We all possess an internal clock that somehow steps in to wake us up when we hit the snooze button one too many times. This natural timepiece in your body is known as your circadian rhythm, and it can affect all aspects of your physiology, from your brain to your hormones. There also seems to be a connection between your microbiome and a circadian-like rhythm—and a lack of sleep could have harmful effects on your gut bacteria’s ability to operate to the best of its ability. Evidence of this connection was demonstrated in a 2016 study that showed sleep deprivation causing changes to gut flora, increasing the amount of bacteria that’s been associated with weight gain and obesity.
It should come as no surprise that stress can cause problems for gut microbiota, given that we’ve all felt the gastrointestinal discomfort associated with mental hardship. While animal studies show that stress could potentially increase harmful bacteria in the gut, it’s a study involving college students that’s truly enlightening. The study analyzed the composition of gut bacteria at the beginning of a college semester and at the end of the semester during final exams, with the results indicating that academic stress could cause a reduction in friendly gut bacteria.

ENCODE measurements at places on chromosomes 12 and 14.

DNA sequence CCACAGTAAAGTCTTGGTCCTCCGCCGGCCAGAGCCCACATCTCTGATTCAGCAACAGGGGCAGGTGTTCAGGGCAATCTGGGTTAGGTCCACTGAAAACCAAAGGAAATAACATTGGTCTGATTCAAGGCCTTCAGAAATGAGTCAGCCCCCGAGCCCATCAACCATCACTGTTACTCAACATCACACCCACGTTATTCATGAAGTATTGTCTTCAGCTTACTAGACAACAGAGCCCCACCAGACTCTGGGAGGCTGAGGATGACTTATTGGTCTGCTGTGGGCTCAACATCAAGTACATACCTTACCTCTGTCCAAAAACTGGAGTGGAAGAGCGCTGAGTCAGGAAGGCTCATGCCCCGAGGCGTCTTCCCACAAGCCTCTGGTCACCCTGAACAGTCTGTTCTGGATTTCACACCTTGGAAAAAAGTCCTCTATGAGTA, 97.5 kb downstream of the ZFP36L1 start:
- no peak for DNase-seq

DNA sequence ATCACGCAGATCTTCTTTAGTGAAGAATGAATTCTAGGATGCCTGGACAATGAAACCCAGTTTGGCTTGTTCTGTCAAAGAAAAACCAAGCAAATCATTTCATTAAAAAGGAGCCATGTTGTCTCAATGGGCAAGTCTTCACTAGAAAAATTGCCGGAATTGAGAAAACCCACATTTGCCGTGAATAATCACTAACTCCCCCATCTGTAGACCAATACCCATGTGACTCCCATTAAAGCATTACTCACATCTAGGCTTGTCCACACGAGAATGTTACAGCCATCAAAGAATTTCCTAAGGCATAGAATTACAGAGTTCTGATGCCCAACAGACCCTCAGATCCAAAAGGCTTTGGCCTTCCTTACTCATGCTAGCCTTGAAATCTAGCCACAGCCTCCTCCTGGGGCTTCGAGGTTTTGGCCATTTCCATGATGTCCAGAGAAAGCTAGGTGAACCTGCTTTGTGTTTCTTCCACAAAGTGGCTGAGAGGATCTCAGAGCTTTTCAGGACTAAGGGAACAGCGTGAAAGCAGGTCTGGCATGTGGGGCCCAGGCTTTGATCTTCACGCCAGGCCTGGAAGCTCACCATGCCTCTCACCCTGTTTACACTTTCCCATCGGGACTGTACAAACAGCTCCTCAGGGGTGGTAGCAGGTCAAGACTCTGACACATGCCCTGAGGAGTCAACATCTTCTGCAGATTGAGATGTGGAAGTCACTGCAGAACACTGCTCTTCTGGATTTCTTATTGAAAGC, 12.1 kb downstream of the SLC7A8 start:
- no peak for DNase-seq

Be Good To Your Microbiome
When you sit back and think about all the physiological functions that make up your body, it can be rather interesting. But when you consider all of the microscopic—and living—microorganisms that are hard at work at any given moment inside of you, it can be downright staggering. You are truly walking around with your very own incredibly active ecosystem—so treat your little helpers with the high regard they need to contribute to your daily health!